“There’s a story that must be told,” said the old man looking up towards the sky as the fire crackled nearby. The children huddled up together in their blankets and stared at him, their huge eyes unblinking.

“Ah,” he sighed, “do you know how I met your grandmother?”

The little ones shook their heads. There were three of them wrapped up together in a blanket under the starry skies.

“It was a cold starry night just like this one. She was a bookish girl. We’d all heard stories about her.

People said that she had killed her parents for money so she could buy more books. They said she had a book in every nook and corner of her home. They even said that she sometimes ate the fingers of dead people when she needed to save money. Fingers deep fried so it would look like sausages…”

“Was that true Mami?” said the little 5-year old boy, terrified out of his wits.

“Ah, that’s the thing you see. At that time none of us were educated. So to see someone who’d actually read terrifies us savages. And what do we do when we see something unknown? We fear it. Like we feared her.

But I was an adventurer. I needed to see it all for myself. So one night, I ventured out. There was one light glowing in her wooden house. The girl was probably reading. When I knocked on the door, I had to wait for a few seconds before it opened. It was then that I saw her for the very first time.

And she was beautiful. She had long hair and big, wonderful brown eyes. I told her I wanted to learn how to read, and she, dying in want of companionship, gladly let me in.

Days turned into weeks and we quickly fell in love. There were times when we’d abandon the books and rest in each other’s arms instead.

In addition to her reading skills, she also had another talent; cooking. Needless to say, I fell even more in love with her.

We soon decided to get married.

It was a simple marriage. We hardly invited anyone. Yet, we were happy.

One day, somebody died in our village. It seemed to be a gruesome death and his fingers had been cut off.

I rushed to tell my wife about the strange happening but I stopped at the window where I saw her cooking. She had spices and oil and small pieces of meat, and behold! I almost screamed when I saw it.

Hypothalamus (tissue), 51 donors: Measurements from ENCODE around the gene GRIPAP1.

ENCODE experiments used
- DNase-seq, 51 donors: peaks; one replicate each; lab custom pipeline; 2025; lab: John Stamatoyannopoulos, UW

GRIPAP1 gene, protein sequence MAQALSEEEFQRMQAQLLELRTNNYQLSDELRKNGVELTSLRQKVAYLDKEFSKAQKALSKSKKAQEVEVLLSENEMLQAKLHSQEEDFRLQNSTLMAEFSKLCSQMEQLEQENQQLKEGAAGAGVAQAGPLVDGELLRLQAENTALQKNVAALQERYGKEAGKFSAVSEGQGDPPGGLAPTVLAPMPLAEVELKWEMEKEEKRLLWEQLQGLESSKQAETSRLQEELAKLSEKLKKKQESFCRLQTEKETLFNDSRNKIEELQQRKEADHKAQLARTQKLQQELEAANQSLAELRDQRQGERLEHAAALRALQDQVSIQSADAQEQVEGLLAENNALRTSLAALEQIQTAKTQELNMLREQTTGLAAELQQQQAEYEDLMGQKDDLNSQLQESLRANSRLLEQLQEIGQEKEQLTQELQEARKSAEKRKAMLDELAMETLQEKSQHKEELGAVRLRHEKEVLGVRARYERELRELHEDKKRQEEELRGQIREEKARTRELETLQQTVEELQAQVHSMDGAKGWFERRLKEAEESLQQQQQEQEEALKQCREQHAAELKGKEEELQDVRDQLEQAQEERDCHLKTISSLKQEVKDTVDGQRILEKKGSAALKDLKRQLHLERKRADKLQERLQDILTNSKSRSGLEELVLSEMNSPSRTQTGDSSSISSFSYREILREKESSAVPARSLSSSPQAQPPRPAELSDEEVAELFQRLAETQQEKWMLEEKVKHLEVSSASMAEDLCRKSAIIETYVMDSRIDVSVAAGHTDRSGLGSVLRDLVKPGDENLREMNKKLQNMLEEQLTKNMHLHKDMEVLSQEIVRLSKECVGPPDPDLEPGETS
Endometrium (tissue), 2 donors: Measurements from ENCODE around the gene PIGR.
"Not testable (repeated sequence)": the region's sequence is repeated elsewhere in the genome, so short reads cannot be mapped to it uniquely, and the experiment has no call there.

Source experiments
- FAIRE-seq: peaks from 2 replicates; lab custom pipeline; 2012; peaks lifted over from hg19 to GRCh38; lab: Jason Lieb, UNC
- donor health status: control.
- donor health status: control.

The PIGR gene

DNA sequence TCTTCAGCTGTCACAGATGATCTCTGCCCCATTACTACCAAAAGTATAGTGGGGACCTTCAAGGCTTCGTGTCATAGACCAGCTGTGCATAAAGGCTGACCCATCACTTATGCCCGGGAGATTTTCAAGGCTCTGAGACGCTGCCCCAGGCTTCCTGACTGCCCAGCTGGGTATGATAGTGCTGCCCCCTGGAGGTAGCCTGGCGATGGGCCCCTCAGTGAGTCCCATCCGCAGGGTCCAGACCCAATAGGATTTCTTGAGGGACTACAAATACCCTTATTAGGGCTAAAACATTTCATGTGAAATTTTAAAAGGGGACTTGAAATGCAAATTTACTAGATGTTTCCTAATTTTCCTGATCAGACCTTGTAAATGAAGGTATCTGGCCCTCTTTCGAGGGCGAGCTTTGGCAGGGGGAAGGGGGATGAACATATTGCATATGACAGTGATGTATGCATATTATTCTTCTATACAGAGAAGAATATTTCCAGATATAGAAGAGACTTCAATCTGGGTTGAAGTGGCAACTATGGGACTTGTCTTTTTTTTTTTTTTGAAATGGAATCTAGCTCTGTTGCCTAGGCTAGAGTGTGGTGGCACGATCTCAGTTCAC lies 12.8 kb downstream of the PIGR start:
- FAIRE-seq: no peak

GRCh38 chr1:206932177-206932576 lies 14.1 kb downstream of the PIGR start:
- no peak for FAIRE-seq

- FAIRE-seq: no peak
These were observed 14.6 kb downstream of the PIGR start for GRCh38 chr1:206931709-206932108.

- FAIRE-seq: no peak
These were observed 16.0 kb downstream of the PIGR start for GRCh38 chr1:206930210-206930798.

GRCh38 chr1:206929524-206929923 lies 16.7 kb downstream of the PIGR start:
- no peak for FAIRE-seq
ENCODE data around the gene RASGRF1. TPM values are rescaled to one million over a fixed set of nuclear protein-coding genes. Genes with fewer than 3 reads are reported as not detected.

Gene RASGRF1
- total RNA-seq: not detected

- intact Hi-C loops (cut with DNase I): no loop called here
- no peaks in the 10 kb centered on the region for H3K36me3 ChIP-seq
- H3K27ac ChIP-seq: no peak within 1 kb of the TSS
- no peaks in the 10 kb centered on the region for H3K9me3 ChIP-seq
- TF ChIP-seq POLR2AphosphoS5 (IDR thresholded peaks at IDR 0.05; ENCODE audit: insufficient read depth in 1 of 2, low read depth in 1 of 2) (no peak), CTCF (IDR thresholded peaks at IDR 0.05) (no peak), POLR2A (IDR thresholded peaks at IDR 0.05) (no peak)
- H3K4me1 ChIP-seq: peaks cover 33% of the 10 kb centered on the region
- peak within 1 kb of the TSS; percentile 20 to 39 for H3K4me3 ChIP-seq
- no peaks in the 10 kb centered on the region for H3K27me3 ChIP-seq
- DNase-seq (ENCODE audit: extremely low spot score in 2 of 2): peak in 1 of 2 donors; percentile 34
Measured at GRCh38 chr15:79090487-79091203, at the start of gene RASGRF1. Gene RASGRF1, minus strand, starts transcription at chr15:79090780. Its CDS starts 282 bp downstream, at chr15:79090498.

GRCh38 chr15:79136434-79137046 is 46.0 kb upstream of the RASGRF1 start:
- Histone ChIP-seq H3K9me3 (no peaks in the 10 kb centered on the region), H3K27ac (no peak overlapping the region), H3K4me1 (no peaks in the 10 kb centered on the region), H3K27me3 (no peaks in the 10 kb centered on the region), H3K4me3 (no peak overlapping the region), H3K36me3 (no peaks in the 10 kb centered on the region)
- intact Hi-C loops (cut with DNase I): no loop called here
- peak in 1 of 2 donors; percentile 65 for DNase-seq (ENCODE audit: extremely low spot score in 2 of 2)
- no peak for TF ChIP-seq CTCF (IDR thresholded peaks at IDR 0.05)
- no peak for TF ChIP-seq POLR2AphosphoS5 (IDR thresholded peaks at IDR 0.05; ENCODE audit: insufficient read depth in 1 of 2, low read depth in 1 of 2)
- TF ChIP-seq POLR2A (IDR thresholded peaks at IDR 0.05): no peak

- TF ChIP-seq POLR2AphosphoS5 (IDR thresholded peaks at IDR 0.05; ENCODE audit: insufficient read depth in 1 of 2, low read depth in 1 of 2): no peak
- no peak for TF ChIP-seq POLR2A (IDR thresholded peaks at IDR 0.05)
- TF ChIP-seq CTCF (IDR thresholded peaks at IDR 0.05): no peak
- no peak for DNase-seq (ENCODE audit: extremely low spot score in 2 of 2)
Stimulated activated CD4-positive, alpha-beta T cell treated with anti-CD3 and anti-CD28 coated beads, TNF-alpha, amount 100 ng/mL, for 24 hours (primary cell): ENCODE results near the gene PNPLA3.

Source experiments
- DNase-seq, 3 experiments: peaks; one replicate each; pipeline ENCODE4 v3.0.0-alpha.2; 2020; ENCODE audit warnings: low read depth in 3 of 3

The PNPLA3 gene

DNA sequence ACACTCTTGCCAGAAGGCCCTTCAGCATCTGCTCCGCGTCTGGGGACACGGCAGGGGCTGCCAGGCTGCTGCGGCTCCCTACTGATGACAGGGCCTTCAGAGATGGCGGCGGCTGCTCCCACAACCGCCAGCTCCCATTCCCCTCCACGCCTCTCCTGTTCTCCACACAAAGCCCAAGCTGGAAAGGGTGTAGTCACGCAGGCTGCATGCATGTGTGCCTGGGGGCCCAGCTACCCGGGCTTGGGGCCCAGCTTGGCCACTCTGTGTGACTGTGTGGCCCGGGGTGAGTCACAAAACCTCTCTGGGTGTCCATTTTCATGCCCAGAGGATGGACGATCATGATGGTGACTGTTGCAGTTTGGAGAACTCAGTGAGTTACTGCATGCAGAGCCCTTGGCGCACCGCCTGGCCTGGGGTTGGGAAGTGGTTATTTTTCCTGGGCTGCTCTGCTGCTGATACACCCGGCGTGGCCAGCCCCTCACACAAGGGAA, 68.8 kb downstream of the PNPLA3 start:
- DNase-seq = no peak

They were fingers neatly sliced up by the side.

That night, she served me sausages. I was too terrified of her to not eat it. It looked like a sausage but tasted nothing like the normal kind. It felt more… fleshy than usual.

Repulsed, I pretended to tell her that I was allergic towards meat and since then, I have never touched meat, especially sausages, again.

I have remained in fear of your grandmother all my life. I was too scared to leave her, I didn’t want myself to be her dinner you know?”

The old man gave a dramatic pause and put out the fire, “Now, get going children. Run along inside. Your grandmother must be sleeping, be sure not to disturb her.”

In the darkness, the three children tried to swallow down the horrible grotesque story of their grandmother as they ran towards the cottage.

The old lady was waiting at the table with some left over food. “Ooh, there you are! My wonderful kids must be hungry,” she gushed. “Here, I made some sausages for you. Do you want it?”

She saw none of the usual enthusiasm in the kids. Instead she looked at the mute, ashen faced, horrified children and then understood what had happened.

She put the plate down and sighed, “Ah, I see. The old man has been telling stories again, hasn’t he? He always throws a fit when I tell him that sausages and fried things are not good for his health…”

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